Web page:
13. Egocentrism in adolescence
Adolescent egocentrism is a term that David Elkind used to describe the phenomenon of adolescents' inability to distinguish between their perception of what others think about them and what people actually think in reality. His theory on adolescent egocentrism is drawn from Piaget’s theory on cognitive developmental stages, which argues that formal operations enable adolescents to construct imaginary situations and abstract thinking. Accordingly, adolescents are able to conceptualize their own thoughts and conceive of other people’s.
However, Elkind pointed out that adolescents tend to focus mostly on their own perceptions – especially on their behaviors and appearance - because of the “physiological metamorphosis” they experience during this period. This leads to adolescents’ belief that other people are as attentive to their behaviors and appearance as they are of themselves. According to Elkind, adolescent egocentrism results in two consequential mental constructions, namely imaginary audience and personal fable.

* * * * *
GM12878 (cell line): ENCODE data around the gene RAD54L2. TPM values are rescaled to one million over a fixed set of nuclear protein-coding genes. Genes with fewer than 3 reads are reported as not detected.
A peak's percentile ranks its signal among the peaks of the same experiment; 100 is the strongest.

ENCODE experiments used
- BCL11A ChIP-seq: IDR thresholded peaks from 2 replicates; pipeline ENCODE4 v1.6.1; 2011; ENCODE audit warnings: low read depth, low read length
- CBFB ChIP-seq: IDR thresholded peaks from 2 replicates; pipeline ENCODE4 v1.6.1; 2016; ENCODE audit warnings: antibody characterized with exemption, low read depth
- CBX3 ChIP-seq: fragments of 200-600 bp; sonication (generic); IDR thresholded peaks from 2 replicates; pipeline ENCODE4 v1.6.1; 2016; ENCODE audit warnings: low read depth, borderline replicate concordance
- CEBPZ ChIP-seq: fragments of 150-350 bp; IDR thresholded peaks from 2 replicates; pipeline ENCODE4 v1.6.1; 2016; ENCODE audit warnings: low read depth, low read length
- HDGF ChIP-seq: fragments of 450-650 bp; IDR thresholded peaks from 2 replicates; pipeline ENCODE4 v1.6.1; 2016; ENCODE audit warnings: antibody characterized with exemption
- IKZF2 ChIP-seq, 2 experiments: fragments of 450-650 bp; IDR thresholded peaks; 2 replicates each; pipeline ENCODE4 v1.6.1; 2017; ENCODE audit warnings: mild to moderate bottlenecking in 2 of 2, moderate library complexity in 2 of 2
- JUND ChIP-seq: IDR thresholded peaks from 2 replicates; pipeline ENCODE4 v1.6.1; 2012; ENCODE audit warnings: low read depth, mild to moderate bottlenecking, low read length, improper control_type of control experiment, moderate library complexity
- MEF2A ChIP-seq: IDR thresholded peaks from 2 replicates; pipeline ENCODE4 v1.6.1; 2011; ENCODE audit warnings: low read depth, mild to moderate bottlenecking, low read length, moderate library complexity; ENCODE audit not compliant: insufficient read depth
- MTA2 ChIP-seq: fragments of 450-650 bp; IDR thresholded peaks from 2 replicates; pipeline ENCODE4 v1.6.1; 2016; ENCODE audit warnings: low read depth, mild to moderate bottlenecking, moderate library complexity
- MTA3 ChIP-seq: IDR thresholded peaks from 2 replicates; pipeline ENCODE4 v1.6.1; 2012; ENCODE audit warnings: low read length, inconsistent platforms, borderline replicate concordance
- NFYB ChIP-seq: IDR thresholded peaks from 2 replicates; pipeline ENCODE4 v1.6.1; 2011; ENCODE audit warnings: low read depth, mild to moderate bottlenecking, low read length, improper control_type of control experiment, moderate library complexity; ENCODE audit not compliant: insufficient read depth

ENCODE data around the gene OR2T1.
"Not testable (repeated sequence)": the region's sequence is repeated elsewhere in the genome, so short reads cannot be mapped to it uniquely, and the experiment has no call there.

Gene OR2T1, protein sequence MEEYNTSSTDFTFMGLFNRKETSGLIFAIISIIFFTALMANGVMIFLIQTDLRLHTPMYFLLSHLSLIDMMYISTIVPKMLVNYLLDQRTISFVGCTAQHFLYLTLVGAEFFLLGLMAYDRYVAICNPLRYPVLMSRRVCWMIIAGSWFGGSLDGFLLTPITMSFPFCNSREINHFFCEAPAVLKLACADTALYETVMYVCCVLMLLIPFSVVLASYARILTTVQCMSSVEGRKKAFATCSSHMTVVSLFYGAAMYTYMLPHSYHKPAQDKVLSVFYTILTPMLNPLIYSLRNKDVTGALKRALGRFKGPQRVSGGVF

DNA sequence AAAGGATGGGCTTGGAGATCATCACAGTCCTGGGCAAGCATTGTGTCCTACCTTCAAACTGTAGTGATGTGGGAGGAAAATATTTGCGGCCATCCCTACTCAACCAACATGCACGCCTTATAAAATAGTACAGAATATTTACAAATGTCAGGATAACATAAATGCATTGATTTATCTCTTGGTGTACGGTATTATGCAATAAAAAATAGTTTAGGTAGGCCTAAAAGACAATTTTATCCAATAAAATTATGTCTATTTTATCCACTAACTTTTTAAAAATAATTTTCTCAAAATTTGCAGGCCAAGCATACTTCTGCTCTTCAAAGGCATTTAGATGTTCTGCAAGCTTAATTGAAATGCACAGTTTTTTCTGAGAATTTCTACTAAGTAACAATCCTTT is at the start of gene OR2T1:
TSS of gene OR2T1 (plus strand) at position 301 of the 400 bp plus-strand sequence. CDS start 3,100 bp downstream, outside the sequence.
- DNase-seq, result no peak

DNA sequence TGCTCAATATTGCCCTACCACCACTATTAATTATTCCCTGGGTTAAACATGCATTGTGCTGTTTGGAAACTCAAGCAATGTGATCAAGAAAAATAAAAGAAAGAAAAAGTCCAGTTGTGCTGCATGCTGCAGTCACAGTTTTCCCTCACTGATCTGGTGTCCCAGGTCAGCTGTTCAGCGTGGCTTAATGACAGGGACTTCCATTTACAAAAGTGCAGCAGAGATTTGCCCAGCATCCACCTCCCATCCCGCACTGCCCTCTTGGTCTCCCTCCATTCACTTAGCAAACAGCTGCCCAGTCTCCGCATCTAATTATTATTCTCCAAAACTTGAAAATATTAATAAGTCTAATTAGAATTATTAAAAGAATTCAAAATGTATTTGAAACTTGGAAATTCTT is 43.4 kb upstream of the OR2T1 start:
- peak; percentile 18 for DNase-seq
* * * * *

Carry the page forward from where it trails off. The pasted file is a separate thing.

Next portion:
He believed that adolescent egocentrism was a temporary phenomenon that will gradually diminish as adolescents grow older because after entering the formal operational stage, no new mental systems would develop. Accordingly, the two mental constructions that result from egocentrism, will gradually be overcome and disappear as formal operations become mature and stable.
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